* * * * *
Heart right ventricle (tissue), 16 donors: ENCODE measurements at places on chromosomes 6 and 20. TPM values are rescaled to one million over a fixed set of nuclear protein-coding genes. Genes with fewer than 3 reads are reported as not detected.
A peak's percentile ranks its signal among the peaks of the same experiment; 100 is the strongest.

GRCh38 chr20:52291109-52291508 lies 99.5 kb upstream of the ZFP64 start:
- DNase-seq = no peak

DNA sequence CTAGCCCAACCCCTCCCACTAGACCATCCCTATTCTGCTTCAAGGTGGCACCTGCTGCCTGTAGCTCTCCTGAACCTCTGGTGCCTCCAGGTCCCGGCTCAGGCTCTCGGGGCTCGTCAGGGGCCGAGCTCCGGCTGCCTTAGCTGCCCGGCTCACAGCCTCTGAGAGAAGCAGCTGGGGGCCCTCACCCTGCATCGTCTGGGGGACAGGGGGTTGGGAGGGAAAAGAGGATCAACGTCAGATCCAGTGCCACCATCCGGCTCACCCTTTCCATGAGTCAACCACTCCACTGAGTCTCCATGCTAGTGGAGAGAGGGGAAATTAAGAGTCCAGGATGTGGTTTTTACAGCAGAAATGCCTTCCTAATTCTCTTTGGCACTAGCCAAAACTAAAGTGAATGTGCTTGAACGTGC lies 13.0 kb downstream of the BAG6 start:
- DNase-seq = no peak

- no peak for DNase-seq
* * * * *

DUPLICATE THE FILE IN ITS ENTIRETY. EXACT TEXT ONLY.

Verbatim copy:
Heart right ventricle (tissue), 16 donors: ENCODE measurements at places on chromosomes 6 and 20. TPM values are rescaled to one million over a fixed set of nuclear protein-coding genes. Genes with fewer than 3 reads are reported as not detected.
A peak's percentile ranks its signal among the peaks of the same experiment; 100 is the strongest.

GRCh38 chr20:52291109-52291508 lies 99.5 kb upstream of the ZFP64 start:
- DNase-seq = no peak

DNA sequence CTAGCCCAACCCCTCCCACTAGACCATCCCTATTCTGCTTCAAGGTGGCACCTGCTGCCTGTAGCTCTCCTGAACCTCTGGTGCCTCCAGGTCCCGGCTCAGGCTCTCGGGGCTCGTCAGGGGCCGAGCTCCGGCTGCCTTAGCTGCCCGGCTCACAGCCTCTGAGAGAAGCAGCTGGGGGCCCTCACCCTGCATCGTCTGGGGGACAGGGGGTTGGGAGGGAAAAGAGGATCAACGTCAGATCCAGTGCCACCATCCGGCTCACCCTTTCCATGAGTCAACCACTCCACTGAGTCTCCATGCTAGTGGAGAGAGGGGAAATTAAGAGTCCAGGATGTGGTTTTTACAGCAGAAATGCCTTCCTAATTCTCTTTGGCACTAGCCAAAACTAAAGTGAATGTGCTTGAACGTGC lies 13.0 kb downstream of the BAG6 start:
- DNase-seq = no peak

- no peak for DNase-seq